We heard an expert on the British author Barbara Pym today. She talked about Pym and all her books but especially about "Excellent Women" (1952). The book portrays a middle-aged British woman who has never married and has a job but contributes work to her local Anglican church and helps her friends with their various problems and needs.
I was very surprised to read recently that we humans living today have ⅔ of our ancestors being women and only ⅓ men, due to men over time competing with each other, killing or blocking other men from mating and mating with as many women as they could. It seems to me that women are by far the more important sex, even though the men make noise, strut about, and hold positions of "power". I have read that human babies are female regardless of how they turn out until some get a shot of "androgens", chemicals that masculinize the fetus into being a male. I have read that in virtually all mammalian species, the females outlive the males. The fact is usually ascribed to males competing and being driven by testosterone into taking more risks and encountering death and destruction more.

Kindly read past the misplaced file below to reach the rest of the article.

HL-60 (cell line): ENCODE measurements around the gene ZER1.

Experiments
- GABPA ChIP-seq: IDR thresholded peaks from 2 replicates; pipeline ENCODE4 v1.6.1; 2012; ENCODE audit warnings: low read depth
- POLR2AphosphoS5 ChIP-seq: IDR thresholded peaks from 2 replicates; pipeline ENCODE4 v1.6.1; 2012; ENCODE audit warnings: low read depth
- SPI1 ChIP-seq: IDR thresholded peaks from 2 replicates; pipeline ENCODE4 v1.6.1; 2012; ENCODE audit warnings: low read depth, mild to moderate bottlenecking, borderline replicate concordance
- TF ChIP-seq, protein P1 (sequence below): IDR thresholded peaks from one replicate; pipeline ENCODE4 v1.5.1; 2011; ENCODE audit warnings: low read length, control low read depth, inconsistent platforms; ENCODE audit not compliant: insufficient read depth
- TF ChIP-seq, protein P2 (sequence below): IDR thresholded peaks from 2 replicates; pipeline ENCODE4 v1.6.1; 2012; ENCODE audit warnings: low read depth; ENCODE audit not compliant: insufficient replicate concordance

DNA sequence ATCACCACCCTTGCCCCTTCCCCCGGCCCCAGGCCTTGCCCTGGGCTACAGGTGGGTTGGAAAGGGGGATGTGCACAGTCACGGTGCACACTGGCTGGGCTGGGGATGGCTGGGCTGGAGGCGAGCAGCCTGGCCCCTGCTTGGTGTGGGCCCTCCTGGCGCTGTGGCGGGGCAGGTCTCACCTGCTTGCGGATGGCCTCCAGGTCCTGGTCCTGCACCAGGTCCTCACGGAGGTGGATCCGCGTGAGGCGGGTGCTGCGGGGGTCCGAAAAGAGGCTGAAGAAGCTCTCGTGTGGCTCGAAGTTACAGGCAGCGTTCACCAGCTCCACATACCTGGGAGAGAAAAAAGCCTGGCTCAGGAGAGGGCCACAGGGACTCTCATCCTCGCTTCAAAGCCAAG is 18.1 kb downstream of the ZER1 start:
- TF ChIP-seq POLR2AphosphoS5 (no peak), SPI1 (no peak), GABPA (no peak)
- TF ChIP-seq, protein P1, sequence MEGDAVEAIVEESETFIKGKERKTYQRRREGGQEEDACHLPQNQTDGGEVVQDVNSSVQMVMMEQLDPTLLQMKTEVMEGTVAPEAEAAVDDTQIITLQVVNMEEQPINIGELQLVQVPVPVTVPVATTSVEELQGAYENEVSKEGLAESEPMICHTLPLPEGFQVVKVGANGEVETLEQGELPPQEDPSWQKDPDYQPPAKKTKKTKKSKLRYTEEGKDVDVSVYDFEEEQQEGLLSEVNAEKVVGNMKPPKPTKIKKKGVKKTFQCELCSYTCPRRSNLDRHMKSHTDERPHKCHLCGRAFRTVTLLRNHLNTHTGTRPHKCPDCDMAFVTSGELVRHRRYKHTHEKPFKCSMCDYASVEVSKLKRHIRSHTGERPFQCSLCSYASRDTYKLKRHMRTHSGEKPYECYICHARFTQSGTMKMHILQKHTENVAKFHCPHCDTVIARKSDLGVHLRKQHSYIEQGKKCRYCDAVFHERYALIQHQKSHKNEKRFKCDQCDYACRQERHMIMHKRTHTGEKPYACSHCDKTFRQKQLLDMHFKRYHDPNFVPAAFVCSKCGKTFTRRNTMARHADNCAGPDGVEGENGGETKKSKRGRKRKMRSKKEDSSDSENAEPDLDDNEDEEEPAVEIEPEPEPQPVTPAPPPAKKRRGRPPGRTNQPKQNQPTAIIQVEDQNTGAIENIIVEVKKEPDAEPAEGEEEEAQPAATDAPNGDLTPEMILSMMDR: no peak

And there is the observation that human males need about 10 minutes or so to do their part in the continuation of the species while the female carries the fetus, gives birth and is usually then ready to start a 20 year period of parenting and a time for the rest of her life worrying and thinking about her offspring. Not to mention grandmothering v. grandfathering. I realize that there are some totally wonderful fathers who contribute all sorts of good things including money and love. But in general, as mentioned in "Fighting for Life", after that initial contact with the mother, the father may be gone or dead for one reason or another.
Pym's portrait of excellent women shows they to be kind and industrious and to live in a time where it is generally assumed that any woman lives to serve people in general and men in particular. The book "All the Single Ladies" (2016) and "Excellent Daughters" (2016) shows the general, more or less, worldwide trend away from marriage and toward more thought and deliberation before becoming a mother. Our speaker today mentioned "hovering", such as when she and her husband visited Pym's sister, after Pym's death in the early 1980's. The sister focused on the man present and gave him plenty of attention and checked and re-checked his comfort, his hunger, the level of tea in his cup, etc.